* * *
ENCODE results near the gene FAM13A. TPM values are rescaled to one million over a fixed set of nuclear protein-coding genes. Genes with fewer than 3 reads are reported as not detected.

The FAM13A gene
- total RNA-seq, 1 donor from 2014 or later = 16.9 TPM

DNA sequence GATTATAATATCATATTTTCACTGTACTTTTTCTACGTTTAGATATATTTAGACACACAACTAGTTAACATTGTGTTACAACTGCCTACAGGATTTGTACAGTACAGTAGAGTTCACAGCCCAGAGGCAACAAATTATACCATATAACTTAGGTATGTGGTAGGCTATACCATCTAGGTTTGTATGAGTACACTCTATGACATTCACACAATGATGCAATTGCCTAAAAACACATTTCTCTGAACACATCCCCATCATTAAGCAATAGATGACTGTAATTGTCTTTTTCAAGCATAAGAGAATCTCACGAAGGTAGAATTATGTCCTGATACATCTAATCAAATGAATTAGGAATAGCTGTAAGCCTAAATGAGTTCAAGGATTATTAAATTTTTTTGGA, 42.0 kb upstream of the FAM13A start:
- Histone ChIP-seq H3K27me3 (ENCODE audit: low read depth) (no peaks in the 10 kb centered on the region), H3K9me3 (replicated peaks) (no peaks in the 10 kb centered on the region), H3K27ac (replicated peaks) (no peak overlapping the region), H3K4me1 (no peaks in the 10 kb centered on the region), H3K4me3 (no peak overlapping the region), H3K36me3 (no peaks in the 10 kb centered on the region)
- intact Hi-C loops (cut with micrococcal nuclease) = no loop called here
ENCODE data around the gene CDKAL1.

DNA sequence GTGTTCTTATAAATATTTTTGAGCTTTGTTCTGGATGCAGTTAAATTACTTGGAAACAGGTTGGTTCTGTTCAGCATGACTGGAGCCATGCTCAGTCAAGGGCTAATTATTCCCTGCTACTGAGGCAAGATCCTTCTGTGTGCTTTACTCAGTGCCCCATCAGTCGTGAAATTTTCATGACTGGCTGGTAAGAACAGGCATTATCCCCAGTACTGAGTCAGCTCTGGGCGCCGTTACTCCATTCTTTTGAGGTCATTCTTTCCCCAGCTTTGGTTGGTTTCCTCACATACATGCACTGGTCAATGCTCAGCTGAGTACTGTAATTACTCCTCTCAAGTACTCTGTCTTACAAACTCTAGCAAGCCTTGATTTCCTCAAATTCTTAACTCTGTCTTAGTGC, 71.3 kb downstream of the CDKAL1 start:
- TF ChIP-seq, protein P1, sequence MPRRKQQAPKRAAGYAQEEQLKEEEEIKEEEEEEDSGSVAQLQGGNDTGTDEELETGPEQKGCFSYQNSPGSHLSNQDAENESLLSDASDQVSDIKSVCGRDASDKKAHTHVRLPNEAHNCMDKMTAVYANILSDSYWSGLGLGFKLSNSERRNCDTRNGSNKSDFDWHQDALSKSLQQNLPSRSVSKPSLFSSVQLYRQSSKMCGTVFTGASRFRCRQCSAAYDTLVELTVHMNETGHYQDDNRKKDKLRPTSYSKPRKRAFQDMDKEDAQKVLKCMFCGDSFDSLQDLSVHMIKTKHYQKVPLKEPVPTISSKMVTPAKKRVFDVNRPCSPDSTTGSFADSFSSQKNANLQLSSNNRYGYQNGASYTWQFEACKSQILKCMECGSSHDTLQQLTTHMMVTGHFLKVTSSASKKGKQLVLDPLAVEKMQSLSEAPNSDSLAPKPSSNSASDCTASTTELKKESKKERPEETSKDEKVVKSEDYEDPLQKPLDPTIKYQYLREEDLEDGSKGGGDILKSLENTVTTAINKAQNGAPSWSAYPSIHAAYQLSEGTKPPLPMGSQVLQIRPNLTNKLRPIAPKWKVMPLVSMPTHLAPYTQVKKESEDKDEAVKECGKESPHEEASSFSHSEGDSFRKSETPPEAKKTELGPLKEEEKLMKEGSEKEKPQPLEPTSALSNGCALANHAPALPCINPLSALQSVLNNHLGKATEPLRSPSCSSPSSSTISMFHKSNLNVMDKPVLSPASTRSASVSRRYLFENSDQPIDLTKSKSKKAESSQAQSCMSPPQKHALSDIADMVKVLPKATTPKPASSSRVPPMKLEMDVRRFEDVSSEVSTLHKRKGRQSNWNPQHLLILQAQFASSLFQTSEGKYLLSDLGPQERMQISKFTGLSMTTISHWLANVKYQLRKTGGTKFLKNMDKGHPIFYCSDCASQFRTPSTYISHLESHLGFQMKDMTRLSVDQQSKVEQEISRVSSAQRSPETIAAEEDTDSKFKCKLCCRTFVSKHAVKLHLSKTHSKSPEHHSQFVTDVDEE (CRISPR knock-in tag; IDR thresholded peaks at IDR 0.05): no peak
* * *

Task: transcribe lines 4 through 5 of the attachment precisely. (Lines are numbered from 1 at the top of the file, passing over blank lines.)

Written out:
DNA sequence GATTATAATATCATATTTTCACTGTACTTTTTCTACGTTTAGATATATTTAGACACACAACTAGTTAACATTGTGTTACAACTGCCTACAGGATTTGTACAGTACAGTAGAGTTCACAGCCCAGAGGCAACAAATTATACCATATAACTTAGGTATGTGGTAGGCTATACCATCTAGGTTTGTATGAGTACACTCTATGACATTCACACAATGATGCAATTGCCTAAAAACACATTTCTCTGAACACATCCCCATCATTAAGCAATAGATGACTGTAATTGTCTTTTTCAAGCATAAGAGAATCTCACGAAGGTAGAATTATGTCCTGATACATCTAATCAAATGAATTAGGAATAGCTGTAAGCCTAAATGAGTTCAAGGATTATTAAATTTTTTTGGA, 42.0 kb upstream of the FAM13A start:
- Histone ChIP-seq H3K27me3 (ENCODE audit: low read depth) (no peaks in the 10 kb centered on the region), H3K9me3 (replicated peaks) (no peaks in the 10 kb centered on the region), H3K27ac (replicated peaks) (no peak overlapping the region), H3K4me1 (no peaks in the 10 kb centered on the region), H3K4me3 (no peak overlapping the region), H3K36me3 (no peaks in the 10 kb centered on the region)